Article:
What we lose if we do nothing on immigration

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Courtesy of Wikimedia Commons

The political debate on immigration reform in the United States has been a lingering issue for decades. Overwhelming bipartisan legislation to reform the nation’s flawed immigration policy was passed in the Senate last June, and it is time for the House of Representatives to compromise with the Senate and White House to come up with a responsible, comprehensive plan that will decrease our nation’s deficit by $1 trillion in the next two decades.

Passing such a reform is not only a humanitarian act that brings justice to millions of families loyally contributing to the nation’s well-being, it is also a form of economic stimulus, according to the Immigration Policy Institute. A study by Rob Paral and associates found that after three million undocumented workers were granted amnesty by the Immigration Reform and Control Act (IRCA) of 1986, “between 1990 and 2006, the educational attainment of IRCA immigrants increased substantially, their poverty rates fell dramatically, and their homeownership rates improved tremendously.” These immigrants saw an increase in real wages and the vast majority did not depend on government aid. These findings contradicted the fear that granting amnesty to undocumented workers would increase the nation’s unemployment and poverty rates.

The founding director of the North American Integration and Development Center at the University of California, Los Angeles, Raul Hinojosa-Ojeda, approximates that if the United States were to grant amnesty to the estimated 11 million undocumented workers living here today, the additional wages earned by undocumented workers “(would) translate into an increase in net personal income of $30 to $36 billion, which would generate $4.5 to $5.4 billion in additional net tax revenue.” The additional income acquired by these workers and their increasing consumption levels would be able to support 750,000 to 900,000 new jobs. He also estimates that in California alone, the wages of unauthorized workers would rise by $26.9 billion and would produce an additional $5.3 billion in tax revenue, creating 633,000 new jobs.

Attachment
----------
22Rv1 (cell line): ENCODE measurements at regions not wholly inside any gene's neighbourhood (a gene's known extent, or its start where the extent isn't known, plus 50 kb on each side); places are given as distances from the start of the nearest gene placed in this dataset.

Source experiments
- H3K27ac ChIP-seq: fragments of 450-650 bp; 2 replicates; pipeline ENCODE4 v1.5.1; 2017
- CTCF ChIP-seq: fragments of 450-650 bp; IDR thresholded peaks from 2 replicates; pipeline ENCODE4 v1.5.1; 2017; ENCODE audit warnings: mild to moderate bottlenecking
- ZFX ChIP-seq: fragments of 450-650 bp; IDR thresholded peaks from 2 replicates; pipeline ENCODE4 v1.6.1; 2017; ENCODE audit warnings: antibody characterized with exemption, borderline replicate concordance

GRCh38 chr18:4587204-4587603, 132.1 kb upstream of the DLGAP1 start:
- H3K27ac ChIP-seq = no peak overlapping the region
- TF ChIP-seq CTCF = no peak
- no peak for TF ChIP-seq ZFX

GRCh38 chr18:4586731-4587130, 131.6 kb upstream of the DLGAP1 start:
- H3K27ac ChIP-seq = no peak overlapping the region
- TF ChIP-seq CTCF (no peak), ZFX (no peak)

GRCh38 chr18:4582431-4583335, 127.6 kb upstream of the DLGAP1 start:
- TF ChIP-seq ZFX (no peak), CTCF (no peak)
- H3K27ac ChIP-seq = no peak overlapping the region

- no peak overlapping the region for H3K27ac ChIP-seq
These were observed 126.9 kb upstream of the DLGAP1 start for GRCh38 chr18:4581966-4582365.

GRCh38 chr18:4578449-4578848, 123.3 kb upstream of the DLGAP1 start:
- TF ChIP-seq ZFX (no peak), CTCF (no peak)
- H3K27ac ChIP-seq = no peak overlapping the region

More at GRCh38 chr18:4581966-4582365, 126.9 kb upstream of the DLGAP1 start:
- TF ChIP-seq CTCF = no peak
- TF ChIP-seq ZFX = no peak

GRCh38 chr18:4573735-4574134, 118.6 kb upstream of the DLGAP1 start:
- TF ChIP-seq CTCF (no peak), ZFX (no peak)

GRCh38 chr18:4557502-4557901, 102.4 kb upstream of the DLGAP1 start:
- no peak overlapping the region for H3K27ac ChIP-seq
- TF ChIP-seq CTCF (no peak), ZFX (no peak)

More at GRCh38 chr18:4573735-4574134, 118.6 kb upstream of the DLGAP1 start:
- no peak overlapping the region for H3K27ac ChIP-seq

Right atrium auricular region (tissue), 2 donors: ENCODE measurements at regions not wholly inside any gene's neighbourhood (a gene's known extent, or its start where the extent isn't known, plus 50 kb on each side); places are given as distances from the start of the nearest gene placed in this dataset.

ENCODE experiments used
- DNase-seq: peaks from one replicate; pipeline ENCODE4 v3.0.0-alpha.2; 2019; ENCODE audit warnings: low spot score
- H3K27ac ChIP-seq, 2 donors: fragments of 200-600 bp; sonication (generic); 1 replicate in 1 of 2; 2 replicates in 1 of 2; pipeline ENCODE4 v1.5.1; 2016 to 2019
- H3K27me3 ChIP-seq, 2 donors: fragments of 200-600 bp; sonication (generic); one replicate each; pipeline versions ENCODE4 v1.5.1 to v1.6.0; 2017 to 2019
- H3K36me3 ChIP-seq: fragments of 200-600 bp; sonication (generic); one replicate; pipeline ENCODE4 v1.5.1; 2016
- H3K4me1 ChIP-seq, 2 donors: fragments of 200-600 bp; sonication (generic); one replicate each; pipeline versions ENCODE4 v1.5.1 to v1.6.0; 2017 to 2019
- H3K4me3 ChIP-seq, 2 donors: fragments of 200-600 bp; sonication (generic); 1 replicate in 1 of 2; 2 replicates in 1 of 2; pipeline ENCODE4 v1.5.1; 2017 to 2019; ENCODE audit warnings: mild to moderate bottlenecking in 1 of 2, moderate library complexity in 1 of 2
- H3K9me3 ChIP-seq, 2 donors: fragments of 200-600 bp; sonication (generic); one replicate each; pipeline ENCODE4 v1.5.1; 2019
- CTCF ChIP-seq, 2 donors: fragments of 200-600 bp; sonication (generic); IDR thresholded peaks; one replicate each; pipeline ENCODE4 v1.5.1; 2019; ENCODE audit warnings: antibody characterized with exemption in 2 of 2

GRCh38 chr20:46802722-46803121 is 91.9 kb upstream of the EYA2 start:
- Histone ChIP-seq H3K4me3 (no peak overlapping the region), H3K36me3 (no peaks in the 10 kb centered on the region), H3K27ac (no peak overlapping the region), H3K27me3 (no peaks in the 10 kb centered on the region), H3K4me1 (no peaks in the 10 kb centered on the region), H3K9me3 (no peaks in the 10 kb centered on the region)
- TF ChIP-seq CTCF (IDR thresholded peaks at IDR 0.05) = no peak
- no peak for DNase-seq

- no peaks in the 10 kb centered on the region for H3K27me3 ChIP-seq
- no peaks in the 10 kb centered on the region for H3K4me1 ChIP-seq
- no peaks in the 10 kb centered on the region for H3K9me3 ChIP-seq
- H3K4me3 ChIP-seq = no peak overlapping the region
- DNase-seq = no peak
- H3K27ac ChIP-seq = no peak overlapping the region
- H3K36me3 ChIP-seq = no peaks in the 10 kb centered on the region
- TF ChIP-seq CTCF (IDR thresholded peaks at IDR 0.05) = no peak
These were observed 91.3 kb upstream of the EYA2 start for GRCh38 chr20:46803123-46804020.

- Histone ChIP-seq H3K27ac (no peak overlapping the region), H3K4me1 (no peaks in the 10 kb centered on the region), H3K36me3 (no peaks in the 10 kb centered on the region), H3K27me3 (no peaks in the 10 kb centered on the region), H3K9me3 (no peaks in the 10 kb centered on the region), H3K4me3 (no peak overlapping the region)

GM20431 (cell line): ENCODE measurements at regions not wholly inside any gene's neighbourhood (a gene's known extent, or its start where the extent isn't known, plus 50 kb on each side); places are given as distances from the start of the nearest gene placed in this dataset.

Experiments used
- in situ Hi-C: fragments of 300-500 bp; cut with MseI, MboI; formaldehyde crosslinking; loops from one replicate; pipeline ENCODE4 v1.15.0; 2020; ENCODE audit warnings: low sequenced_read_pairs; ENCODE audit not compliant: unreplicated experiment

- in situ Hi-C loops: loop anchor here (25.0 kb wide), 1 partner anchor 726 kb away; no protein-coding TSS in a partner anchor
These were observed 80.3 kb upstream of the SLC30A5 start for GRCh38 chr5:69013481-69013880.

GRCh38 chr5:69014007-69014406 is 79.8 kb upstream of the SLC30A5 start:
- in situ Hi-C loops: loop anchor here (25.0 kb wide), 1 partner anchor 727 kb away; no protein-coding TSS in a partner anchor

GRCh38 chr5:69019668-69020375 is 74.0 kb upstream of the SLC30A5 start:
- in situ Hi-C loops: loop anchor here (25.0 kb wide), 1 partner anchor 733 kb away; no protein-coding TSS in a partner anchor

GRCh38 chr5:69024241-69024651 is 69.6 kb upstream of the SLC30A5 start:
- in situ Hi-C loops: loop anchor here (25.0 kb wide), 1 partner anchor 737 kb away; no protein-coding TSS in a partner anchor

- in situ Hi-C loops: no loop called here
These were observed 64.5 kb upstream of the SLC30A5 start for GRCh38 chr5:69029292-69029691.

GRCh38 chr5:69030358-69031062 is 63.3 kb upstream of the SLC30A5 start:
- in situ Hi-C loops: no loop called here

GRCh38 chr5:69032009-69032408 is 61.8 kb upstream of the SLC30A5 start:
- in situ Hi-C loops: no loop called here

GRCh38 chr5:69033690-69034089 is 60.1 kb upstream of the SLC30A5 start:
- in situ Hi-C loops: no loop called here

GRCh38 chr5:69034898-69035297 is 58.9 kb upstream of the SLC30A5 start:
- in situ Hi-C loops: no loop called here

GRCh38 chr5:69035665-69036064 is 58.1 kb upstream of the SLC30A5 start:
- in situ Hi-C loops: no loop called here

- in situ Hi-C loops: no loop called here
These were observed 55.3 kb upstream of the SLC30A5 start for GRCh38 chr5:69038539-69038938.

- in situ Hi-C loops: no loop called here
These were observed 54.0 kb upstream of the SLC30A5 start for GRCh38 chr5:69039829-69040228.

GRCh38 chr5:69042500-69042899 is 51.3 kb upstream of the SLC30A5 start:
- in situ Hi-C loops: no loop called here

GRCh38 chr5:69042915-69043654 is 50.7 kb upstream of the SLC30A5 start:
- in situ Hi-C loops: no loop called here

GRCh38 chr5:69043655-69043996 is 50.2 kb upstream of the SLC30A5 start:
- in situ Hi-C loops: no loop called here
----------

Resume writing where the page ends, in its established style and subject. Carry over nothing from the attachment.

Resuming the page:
There is a monetary and human cost to doing nothing. By ignoring this issue, the United States loses out on additional jobs and revenue that could be reinvested back into the labor force. Workers that come to America in search of a higher quality of living for their families are not job-takers, they’re job-makers. The United States is losing jobs, revenue, and opportunities for American-born citizens to find work by stalling immigration reform. This is supported by Hinojosa-Ojeda’s research that removing the insecurity of legal status would “encourage (undocumented workers) to invest more in their own education, open bank accounts, buy homes, and start businesses.”

Undocumented workers have unfairly lost out on $2.2 billion in wages each year because of their legal status. Manuel Pastor and his colleagues at the Center for the Study of Immigration Integration at the University of Southern California found that if “unauthorized Latino workers were granted legal status … the federal government would gain $1.4 billion in paid income taxes each year.”

However, none of these benefits can be reaped until Congress compromises on an immigration bill that provides, at least, legal status to undocumented workers. Until then, the United States will continue to lose out on opportunities for economic and job growth.

 

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